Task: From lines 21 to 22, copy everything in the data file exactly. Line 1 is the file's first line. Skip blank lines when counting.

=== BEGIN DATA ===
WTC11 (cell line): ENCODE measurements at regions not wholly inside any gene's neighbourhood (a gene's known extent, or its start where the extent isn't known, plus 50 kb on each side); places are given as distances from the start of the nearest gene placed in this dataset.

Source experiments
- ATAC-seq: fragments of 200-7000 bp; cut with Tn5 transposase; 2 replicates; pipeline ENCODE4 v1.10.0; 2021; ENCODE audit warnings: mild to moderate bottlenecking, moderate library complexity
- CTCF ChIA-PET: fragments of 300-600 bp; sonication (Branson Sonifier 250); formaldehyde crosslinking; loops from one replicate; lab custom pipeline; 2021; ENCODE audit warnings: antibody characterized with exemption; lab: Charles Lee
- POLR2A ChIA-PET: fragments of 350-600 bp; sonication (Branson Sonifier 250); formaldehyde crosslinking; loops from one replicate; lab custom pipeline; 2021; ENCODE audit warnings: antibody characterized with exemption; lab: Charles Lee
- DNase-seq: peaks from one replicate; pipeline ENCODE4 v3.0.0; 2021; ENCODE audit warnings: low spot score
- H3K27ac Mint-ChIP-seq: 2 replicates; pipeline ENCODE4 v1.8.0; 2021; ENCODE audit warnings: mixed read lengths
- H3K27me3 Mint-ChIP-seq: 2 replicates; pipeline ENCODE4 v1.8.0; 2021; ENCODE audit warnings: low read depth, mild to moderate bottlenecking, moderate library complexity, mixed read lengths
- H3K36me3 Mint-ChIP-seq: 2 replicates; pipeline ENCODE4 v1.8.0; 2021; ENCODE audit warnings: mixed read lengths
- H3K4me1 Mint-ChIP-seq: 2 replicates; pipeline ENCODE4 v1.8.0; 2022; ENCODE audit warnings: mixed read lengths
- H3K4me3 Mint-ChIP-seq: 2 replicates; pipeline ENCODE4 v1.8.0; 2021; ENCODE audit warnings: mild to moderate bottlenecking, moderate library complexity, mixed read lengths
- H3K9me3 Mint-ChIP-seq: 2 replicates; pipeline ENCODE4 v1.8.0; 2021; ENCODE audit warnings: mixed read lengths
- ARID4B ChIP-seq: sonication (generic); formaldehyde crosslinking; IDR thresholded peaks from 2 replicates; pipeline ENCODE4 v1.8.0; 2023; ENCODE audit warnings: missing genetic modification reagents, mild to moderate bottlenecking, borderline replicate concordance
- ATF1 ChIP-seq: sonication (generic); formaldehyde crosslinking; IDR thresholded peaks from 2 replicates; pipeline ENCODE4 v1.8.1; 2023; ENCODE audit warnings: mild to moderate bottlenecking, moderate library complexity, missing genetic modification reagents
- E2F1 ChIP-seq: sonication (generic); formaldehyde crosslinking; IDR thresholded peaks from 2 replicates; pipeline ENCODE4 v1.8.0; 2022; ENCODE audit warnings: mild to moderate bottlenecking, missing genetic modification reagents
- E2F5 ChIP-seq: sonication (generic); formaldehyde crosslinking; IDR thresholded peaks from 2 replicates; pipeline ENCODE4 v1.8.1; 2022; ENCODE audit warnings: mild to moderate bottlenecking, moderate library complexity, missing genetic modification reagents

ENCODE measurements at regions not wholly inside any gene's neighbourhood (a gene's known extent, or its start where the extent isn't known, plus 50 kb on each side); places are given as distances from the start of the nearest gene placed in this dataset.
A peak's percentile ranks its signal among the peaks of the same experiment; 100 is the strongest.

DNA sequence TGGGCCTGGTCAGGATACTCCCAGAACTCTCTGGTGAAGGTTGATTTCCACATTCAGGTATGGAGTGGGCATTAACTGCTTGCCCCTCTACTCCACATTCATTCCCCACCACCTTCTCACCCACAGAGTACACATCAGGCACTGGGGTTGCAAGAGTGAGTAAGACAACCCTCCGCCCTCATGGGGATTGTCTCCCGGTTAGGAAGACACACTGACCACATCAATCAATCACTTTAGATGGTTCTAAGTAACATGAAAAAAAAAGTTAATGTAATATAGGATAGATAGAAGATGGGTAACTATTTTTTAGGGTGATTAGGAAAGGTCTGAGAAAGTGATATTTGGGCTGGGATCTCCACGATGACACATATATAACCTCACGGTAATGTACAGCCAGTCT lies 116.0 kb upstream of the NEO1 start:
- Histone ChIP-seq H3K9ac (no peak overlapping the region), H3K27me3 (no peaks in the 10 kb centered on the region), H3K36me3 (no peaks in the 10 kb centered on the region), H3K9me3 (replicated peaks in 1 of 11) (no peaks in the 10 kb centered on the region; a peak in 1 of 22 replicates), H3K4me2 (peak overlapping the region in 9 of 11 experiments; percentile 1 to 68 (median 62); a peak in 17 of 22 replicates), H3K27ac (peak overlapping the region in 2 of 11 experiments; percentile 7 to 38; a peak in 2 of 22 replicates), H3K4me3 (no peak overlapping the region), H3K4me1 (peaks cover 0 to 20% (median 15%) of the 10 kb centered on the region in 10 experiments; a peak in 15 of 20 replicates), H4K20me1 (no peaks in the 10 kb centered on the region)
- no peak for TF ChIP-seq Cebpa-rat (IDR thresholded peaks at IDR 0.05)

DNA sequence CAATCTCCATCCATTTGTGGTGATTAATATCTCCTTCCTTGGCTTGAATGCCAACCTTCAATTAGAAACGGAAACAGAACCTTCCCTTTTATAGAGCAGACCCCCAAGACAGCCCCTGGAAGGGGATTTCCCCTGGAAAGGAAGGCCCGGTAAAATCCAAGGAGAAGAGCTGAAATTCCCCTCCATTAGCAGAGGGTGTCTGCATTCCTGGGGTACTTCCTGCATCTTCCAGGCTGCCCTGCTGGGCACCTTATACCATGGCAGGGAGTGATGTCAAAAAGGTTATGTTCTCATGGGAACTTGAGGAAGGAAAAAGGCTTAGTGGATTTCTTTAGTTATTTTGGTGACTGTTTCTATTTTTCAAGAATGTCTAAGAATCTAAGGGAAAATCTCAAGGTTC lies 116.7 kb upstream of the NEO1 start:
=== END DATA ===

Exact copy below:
- no peak for TF ChIP-seq Cebpa-rat (IDR thresholded peaks at IDR 0.05)

DNA sequence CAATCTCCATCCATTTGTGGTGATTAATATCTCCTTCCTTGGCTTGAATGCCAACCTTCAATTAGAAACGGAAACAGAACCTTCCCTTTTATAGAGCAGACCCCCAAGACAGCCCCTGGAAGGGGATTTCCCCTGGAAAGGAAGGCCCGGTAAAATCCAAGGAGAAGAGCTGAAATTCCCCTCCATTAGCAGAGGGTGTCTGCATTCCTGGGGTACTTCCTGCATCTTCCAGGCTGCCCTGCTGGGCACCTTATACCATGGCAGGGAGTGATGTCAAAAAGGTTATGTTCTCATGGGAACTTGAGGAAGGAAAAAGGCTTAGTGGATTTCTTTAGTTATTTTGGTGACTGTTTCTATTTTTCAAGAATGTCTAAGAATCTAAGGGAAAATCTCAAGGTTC lies 116.7 kb upstream of the NEO1 start: